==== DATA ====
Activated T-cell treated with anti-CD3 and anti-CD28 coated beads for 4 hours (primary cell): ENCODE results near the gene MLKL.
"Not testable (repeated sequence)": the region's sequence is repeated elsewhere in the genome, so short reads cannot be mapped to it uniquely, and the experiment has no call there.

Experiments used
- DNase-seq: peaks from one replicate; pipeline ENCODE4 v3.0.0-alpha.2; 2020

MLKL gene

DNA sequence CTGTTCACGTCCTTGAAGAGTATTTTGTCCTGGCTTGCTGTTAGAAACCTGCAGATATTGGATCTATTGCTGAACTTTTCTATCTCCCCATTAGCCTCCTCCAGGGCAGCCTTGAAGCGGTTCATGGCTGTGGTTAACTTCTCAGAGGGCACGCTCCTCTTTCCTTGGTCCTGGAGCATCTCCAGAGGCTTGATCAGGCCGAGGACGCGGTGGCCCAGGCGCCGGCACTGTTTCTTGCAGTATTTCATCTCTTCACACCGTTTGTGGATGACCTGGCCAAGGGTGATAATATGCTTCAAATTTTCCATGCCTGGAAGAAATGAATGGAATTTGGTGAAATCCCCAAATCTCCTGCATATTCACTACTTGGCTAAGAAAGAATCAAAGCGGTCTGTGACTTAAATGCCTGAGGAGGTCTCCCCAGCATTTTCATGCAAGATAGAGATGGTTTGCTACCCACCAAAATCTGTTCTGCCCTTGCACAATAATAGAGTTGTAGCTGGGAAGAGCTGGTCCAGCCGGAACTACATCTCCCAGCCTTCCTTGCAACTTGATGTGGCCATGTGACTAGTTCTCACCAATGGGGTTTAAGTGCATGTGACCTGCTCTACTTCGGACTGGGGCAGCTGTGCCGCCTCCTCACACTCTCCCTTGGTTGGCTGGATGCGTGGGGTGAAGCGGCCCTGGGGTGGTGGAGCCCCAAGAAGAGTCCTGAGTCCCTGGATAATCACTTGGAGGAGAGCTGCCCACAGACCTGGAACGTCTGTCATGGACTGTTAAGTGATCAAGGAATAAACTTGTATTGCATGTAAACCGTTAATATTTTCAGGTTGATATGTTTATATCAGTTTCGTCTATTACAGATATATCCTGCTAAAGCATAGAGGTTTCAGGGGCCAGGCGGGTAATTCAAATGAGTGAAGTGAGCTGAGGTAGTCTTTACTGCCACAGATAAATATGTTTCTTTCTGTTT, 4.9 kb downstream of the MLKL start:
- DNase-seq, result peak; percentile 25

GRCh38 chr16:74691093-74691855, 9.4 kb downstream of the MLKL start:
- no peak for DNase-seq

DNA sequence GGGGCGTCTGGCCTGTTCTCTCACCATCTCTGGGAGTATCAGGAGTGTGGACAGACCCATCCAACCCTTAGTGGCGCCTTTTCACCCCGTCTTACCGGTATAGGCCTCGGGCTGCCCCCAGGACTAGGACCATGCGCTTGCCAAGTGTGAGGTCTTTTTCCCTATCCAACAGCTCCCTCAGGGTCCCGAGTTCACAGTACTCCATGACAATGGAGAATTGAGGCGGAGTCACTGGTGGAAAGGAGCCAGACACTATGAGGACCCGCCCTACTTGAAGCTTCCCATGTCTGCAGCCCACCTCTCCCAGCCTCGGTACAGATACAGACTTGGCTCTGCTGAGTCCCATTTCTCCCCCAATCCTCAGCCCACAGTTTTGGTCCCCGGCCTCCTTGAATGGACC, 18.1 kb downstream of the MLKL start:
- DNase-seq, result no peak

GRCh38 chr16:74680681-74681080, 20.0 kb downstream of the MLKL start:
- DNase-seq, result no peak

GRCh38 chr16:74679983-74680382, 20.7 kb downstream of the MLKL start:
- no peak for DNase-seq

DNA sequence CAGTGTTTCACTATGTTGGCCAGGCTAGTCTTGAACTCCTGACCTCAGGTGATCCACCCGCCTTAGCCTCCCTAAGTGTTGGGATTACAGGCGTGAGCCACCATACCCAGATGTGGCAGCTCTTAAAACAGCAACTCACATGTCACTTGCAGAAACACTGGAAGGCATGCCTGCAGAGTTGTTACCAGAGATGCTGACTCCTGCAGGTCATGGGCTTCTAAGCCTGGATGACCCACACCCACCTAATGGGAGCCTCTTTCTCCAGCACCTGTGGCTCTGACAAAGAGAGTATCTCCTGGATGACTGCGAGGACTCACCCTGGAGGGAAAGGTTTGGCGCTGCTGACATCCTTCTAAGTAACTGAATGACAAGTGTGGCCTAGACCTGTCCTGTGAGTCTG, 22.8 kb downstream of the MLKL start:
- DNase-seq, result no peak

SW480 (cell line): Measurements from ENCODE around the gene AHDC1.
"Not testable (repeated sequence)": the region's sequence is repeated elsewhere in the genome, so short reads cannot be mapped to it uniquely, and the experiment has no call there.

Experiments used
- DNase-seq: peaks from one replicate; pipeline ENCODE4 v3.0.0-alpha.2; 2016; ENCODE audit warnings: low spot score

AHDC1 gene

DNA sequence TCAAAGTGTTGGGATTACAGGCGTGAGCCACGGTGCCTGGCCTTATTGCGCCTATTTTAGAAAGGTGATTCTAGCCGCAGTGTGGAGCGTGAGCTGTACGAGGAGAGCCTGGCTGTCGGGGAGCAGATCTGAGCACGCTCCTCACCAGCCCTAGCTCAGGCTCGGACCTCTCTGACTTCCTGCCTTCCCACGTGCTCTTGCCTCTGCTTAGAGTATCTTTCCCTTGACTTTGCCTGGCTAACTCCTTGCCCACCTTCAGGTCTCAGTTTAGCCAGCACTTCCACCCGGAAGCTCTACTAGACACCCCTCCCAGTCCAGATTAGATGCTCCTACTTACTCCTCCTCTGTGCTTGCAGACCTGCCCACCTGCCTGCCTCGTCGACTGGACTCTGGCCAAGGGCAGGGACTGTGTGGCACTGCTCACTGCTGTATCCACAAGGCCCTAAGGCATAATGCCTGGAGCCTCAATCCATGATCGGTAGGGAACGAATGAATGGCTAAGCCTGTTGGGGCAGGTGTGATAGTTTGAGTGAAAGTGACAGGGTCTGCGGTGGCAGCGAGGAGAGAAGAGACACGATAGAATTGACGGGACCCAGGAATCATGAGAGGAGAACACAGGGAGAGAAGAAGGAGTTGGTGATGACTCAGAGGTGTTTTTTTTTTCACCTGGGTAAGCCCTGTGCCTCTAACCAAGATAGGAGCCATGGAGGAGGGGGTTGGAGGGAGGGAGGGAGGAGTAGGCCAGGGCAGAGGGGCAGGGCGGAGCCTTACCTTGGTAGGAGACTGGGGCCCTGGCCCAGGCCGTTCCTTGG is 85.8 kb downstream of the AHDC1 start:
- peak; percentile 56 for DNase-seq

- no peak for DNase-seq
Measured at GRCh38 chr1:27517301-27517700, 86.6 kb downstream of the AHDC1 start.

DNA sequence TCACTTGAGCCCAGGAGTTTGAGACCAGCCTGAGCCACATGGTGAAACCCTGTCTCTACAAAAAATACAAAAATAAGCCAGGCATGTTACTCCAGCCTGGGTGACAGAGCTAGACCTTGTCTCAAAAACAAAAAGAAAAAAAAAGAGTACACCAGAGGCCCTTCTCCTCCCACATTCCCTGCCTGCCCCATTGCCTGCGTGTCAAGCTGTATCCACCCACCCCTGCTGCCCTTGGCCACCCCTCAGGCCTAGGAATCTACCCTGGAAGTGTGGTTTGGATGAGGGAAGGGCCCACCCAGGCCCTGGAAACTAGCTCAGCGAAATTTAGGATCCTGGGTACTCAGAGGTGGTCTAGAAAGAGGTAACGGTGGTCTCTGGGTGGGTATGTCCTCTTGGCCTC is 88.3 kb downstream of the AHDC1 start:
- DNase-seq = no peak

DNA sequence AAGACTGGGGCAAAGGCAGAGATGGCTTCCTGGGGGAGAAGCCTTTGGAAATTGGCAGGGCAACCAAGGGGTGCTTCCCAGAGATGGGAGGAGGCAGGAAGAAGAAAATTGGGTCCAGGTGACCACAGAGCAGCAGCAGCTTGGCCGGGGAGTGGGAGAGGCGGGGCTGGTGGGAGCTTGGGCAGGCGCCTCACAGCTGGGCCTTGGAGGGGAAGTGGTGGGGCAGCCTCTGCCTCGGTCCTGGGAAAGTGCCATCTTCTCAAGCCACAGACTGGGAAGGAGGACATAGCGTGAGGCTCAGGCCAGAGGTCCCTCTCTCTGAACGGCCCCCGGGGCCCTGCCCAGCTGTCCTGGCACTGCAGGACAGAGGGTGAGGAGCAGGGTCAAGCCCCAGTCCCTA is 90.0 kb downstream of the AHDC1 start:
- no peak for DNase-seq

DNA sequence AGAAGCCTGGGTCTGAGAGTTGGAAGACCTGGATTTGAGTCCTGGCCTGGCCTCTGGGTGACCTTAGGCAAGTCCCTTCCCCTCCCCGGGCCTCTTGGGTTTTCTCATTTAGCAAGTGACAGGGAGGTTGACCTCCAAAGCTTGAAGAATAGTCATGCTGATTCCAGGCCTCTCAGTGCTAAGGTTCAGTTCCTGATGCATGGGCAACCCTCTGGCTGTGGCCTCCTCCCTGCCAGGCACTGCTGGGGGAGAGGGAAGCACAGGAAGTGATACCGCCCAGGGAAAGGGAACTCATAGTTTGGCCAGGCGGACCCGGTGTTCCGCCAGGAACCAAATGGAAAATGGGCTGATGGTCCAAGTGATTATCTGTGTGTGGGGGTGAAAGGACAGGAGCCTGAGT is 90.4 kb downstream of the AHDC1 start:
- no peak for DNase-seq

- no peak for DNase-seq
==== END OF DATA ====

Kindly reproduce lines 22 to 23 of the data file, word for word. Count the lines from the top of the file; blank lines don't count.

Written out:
AHDC1 gene

DNA sequence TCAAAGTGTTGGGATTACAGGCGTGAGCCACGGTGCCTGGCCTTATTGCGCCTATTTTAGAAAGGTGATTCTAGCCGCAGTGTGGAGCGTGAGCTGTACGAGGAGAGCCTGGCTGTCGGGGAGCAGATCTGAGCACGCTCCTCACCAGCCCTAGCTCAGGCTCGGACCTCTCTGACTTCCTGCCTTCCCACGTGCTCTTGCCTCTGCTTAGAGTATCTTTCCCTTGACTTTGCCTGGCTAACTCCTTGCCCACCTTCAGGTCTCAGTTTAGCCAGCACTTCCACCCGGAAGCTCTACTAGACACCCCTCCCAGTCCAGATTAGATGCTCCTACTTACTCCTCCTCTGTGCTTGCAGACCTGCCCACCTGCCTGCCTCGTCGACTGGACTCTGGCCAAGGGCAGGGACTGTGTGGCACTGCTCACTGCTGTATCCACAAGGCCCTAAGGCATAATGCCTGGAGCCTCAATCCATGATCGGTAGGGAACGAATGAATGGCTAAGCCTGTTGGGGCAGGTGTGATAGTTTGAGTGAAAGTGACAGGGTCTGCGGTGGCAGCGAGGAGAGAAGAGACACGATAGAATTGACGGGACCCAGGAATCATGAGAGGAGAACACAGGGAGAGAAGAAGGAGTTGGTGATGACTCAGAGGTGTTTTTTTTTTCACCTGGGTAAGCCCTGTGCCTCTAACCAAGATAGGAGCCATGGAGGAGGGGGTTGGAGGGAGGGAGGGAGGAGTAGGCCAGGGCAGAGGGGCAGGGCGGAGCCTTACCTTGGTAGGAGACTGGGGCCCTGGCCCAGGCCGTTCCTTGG is 85.8 kb downstream of the AHDC1 start: